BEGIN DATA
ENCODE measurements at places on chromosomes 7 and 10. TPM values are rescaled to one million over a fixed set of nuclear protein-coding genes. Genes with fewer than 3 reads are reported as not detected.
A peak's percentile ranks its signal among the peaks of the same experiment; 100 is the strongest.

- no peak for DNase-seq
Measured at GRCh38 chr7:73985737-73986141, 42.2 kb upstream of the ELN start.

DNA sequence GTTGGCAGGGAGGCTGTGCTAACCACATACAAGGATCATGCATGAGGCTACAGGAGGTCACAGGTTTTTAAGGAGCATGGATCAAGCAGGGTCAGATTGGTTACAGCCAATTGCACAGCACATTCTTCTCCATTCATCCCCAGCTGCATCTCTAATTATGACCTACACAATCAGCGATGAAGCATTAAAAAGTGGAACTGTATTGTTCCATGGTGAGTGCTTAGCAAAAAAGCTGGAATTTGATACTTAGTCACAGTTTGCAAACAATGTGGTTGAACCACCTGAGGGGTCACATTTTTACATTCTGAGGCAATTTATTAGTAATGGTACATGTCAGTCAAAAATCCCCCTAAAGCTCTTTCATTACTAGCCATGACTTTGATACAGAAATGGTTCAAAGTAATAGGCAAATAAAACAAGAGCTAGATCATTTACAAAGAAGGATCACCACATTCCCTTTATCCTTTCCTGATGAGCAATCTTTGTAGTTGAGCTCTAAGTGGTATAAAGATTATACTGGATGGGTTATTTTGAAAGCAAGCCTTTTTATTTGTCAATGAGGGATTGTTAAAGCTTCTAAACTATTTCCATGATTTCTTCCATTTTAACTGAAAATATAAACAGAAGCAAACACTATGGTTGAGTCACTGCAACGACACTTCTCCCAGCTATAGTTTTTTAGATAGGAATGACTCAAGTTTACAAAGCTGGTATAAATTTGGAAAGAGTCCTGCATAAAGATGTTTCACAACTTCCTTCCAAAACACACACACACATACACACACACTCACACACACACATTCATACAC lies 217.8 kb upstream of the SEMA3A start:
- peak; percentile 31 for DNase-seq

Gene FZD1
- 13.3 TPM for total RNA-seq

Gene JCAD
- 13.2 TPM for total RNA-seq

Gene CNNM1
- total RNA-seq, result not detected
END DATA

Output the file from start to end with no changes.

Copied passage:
ENCODE measurements at places on chromosomes 7 and 10. TPM values are rescaled to one million over a fixed set of nuclear protein-coding genes. Genes with fewer than 3 reads are reported as not detected.
A peak's percentile ranks its signal among the peaks of the same experiment; 100 is the strongest.

- no peak for DNase-seq
Measured at GRCh38 chr7:73985737-73986141, 42.2 kb upstream of the ELN start.

DNA sequence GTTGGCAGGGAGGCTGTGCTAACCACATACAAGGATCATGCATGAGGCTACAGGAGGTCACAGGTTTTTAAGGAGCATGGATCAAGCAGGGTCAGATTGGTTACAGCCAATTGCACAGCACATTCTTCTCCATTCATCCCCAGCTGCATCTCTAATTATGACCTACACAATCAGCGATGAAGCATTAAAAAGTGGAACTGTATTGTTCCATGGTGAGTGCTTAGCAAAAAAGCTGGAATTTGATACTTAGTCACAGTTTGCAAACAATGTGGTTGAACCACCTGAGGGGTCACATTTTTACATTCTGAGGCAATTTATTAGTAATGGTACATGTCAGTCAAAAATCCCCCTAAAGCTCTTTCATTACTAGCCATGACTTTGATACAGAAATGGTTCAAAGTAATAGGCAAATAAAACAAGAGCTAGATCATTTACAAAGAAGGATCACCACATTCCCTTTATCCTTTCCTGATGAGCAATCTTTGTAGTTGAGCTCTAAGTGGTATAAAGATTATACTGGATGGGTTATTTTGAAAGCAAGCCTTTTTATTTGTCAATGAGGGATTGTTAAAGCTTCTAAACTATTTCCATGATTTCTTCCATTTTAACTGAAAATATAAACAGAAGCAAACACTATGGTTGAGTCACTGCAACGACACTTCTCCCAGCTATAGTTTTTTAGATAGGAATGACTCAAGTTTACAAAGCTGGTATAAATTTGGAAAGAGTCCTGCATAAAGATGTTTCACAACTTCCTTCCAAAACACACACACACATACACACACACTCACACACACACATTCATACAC lies 217.8 kb upstream of the SEMA3A start:
- peak; percentile 31 for DNase-seq

Gene FZD1
- 13.3 TPM for total RNA-seq

Gene JCAD
- 13.2 TPM for total RNA-seq

Gene CNNM1
- total RNA-seq, result not detected